How big is the line of duty death problem getting?
In the past decade the amount of on duty police officers killed by gunfire has dropped, but recently it has started another incline. In a recent study by Associated Press Lisa Maria Pane from “The Christian Science Monitor”, “From Jan. 1 through Wednesday, 135 officers lost their lives. Some died in traffic accidents, but nearly half were shot to death. That's a 56 percent increase in shooting deaths over the previous year.” This epidemic can spark a large growth in stress and nerves in officers. Possibly leading more to be killed. In a quote by NPR, “Still, the rise in shooting fatalities in 2016 — and especially the increase in ambush killings targeting law enforcement officers — has police officers on edge.” The effects from the deaths is beginning to impact officers in their everyday life and is making their work harder from them.
How do line of duty deaths affect society or fellow officers?
When a fellow officer is killed in the line of duty the effects can be hard on society and fellow officers by causing a lot of stress and sadness. According to police training website Police One, “Regardless of how close or distant the proximity of police departments and jurisdictions are, the resulting pain, sorrow, and grief has far-reaching impact.” This states that with the death comes a lot of pain for not only the family, but also the department, city, or even state. The effects can be very hard on a community as a hole. According to the American Academy of Experts in Traumatic Stress, “When an officer dies it sends shockwaves throughout the department and causes major trauma. And, with this trauma comes the repercussions of traumatic stress.” This states that even oner deaths will send a wave of stress and problems into the community.
Can officer's prevent these deaths?
In the past few years a lot of officers have lost their lives. It is very difficult for officers to stop a lot of these deaths. For example, according to Michelle Ye Hee Lee from the Washington Post, “ vehicle-related death can include instances where officers are intentionally struck by offenders.” This is something that is hard for officers to prevent because they don't know when or where it will happen. Also many officers are killed when they are of guard in ambush attacks. According to USA Today in 2016, “52 of those officers were killed by gunfire, a 58% increase.” An ambush style attack is hard for an officer to see coming and hard to prevent, and as you can see that number is rising.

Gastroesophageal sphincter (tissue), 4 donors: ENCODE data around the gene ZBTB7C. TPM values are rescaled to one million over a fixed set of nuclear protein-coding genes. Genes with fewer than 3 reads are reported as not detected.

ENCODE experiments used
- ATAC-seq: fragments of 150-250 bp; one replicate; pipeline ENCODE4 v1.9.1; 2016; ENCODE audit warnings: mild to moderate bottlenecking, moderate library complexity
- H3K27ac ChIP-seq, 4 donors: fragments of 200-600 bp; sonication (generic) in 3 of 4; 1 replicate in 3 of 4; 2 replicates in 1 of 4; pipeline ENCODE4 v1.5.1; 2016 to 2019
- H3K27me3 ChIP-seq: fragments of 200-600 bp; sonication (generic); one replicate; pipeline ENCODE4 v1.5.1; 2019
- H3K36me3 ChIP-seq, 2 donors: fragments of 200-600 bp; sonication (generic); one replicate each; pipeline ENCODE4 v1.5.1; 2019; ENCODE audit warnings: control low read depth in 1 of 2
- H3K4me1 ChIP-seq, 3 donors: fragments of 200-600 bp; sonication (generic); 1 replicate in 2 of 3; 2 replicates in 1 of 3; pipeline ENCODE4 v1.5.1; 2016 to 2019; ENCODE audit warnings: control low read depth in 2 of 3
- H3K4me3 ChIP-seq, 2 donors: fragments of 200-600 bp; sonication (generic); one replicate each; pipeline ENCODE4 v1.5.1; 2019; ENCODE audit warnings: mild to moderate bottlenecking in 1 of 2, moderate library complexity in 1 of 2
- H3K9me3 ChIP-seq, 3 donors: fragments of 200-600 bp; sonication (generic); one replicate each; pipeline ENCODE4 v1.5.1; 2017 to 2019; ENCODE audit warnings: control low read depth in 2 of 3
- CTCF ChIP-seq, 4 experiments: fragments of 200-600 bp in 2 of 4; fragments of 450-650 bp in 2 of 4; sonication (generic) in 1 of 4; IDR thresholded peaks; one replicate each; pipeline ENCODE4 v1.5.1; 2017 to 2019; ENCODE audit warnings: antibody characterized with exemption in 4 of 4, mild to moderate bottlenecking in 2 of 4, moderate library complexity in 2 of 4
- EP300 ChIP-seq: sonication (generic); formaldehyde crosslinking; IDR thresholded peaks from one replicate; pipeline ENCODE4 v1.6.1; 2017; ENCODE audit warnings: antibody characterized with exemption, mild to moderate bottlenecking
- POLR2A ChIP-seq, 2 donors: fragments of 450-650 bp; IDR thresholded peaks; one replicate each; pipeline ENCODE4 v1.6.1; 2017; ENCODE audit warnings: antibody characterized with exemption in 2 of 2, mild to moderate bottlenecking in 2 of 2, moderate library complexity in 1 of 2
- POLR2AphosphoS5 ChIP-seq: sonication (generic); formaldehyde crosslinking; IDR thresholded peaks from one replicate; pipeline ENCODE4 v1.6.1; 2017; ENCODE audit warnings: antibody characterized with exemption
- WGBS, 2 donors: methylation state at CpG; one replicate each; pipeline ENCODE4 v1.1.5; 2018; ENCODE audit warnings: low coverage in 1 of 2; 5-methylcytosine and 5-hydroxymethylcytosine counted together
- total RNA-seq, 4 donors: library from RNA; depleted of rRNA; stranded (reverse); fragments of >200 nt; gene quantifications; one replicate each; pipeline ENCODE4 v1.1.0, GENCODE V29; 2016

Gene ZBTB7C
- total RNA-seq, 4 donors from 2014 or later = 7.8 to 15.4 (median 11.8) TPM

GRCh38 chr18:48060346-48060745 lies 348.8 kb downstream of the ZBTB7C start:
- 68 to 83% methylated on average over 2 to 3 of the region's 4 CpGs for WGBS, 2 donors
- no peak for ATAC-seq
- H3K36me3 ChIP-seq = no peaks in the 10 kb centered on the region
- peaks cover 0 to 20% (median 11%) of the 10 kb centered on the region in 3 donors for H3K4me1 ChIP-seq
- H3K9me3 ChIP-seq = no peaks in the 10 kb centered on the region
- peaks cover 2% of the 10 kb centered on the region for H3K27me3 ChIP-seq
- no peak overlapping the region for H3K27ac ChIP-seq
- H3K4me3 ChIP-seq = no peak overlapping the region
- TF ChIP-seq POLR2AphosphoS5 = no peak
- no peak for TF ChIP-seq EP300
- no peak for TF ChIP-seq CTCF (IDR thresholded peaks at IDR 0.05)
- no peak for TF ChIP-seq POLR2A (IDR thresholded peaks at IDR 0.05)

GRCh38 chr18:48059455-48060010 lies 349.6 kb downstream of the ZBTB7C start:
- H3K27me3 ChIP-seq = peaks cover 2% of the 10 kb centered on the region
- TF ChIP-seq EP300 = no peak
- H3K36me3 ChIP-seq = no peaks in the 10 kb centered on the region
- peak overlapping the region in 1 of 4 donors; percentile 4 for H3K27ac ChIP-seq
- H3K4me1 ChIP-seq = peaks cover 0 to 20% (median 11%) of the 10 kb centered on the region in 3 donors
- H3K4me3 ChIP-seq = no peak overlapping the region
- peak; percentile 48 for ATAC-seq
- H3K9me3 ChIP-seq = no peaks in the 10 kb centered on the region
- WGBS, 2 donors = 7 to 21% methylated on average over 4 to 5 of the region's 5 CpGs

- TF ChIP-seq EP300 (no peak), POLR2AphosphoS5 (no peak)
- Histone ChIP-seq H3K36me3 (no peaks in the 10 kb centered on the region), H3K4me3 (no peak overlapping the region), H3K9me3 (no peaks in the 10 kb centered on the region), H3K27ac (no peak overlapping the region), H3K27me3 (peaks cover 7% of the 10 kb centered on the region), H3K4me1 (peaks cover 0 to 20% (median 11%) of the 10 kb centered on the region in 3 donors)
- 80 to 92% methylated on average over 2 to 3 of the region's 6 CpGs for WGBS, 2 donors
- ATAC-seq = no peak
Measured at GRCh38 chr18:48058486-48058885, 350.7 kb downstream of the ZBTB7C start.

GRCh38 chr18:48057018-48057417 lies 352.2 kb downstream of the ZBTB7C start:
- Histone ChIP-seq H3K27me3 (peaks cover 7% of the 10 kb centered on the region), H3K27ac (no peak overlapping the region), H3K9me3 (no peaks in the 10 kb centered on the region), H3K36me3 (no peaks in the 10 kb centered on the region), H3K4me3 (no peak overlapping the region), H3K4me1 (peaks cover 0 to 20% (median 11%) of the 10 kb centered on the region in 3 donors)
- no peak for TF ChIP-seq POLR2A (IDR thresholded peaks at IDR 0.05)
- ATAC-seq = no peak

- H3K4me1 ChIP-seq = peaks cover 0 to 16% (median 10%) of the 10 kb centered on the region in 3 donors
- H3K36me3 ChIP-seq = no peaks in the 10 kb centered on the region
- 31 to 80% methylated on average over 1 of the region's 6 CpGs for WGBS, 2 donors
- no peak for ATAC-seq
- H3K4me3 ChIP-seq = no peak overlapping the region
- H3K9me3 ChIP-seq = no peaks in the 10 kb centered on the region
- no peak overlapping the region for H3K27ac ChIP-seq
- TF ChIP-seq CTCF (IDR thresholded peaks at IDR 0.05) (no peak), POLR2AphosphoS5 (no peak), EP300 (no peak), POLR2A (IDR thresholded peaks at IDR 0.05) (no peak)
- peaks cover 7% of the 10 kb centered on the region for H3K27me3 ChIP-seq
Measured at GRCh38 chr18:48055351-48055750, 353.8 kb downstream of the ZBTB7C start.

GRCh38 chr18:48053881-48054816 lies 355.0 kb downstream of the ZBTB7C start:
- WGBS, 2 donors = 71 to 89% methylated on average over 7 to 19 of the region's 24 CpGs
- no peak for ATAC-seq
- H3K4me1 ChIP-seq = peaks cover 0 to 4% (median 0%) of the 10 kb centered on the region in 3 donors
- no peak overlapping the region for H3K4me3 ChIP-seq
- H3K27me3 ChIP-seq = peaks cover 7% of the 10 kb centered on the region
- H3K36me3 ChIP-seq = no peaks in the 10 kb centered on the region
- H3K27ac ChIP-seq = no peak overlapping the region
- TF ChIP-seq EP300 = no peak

Do crime rates affect the number of deaths?
Across the last decade number of police killings has never stayed at a steady rate. Experts believe that there is a correlation between crime rates and police deaths. For example, Lisa Desjardins from PBS News talks about how when the crime rates go up so do the number of police deaths, and when the crime goes down so does deaths. This is supported by her quote from PBS Newshour, “That theory is bolstered by several low-crime and relatively low-police-death decades in the last century: the 1950s and the 1990s especially.” This shows a direct correlation, showing that police deaths rise at times where crime rates also go up. This can also be affected by the number of people breaking laws because they no longer fear police. According to Perry Chiaramonte from Fox News, “As criminals see the police restrained by new laws, policy and regulations that restrict tactics like "stop and frisk" or "broken windows," they no longer fear the police and certainty of arrest.” When people do not fear arrest the crime rates will go up along with the number of police killings.
How are ambush attacks affecting this problem?
Because of ambush attacks the number is rising greatly because of how dangerous they are. In an article by Christopher Ingraham from the Washington Post, he states that, “the assaults are spontaneous -- the result of an attacker taking advantage of an unexpected encounter with an officer.” This shows the danger because an officer will unknowingly put themselves into danger. Ambushes are on an all time high since the 1980’s. According to Ann Givens from The Trace states, “That’s the highest number in at least a decade.” This states that the number of ambushes on police are on the rise, killing more officers.